Opposition Senator Leila M. de Lima has welcomed the ruling of the Supreme Court (SC) ordering the Office of the Solicitor General (OSG) to furnish petitioners copies of previously withheld police documents related to the government’s drug war.
De Lima, the staunchest critic of the Duterte administration’s war on drugs, said she considers the High Court’s ruling as a welcome development in ensuring accountability for all the killings promoted by the government.
“We regard this ruling as an important progress, albeit small, to achieve justice for ‘tokhang’ victims and their families left behind. This will allow for scrutiny of documents recording the thousands of deaths that occurred during police operations in the drug war,” she said.
Last April 2, SC Spokesman Brian Keith Hosaka announced that the High Tribunal ordered the OSG to submit the police documents on the 20,000 or more killings linked to the government’s anti-drug campaign, with copies furnishing the petitioners.
The petitioners were the Center for International Law (Centerlaw), a rights advocacy group, and the Free Legal Assistance Group, which represents alleged victims of the drug war led by Sister Ma. Juanita Daño.
The SC en banc reportedly voted unanimously to deny Solicitor General Jose Calida’s motion for reconsideration (MR) to avoid submitting the documents to third parties and keep them only between the government and the Court.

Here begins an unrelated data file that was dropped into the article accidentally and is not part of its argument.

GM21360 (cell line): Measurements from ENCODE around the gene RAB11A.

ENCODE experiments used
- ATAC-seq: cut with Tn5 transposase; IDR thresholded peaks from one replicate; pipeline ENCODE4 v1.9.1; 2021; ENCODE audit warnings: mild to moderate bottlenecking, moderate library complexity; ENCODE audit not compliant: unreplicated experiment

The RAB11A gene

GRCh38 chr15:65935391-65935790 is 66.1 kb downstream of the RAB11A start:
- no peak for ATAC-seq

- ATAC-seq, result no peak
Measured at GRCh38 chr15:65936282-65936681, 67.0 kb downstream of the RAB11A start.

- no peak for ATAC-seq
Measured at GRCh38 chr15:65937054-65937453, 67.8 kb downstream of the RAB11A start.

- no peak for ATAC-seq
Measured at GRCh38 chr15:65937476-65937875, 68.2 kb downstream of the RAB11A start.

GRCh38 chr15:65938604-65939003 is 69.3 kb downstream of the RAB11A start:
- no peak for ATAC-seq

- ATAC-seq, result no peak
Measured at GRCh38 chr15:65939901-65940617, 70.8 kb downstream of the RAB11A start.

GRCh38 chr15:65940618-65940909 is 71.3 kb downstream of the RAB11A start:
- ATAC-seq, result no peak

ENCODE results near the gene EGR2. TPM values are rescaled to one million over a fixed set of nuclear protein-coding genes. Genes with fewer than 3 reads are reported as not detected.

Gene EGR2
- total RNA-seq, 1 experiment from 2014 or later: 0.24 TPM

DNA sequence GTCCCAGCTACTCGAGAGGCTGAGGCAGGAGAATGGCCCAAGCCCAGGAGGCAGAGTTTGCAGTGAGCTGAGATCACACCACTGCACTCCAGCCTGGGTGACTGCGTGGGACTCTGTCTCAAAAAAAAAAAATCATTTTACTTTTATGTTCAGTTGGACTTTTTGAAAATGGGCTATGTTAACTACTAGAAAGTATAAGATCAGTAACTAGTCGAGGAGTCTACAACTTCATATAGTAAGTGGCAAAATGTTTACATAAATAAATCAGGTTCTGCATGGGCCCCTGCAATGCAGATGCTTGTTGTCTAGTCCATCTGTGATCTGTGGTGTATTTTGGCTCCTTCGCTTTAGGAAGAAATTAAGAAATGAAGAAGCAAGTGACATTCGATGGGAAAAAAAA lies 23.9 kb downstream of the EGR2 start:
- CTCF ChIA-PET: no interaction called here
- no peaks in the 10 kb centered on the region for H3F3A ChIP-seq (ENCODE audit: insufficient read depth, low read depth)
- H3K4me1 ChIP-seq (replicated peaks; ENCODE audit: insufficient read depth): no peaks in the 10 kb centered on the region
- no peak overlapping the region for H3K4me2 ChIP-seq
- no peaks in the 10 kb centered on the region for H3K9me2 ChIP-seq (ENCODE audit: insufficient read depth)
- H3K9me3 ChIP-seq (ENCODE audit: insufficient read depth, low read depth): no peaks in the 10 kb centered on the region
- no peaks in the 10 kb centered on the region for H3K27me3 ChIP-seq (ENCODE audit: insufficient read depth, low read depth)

Note that while Calida already submitted the said documents exclusive for the eyes of magistrates after an earlier SC ruling, he had refused to furnish copies to FLAG and Centerlaw, citing national security concerns.
De Lima, a known human rights defender here and abroad, said it should be easy for Calida to release the documents “if the government has nothing to hide.”
“There is nothing wrong with transparency when we talk about human lives. We need to expose the truth behind Duterte’s murderous drug war which worsens the climate of fear and impunity in the Philippines,” she said.
“Ngayon na ang hatol ay nanggaling na sa katas-taasang hukuman, wala ka nang dahilan para hindi isumite ang kopya ng mga dokumento, Mr. Calida. Tama na ang pagpapalusot niyo para lang pagtakpan ang patayan sa ilalim ng administrasyong Duterte!” she added.
The Duterte administration only recognized 5,000 of the reported 20,000 or more cases of killings that were caused by police operations, with most of the victims coming from poor families. De Lima is the first to call for a Senate inquiry and later, an independent fact-finding commission to investigate cases of extrajudicial and summary killings in the country, which earned her the President’s ire and eventually led to her incarceration for trumped-up drug charges.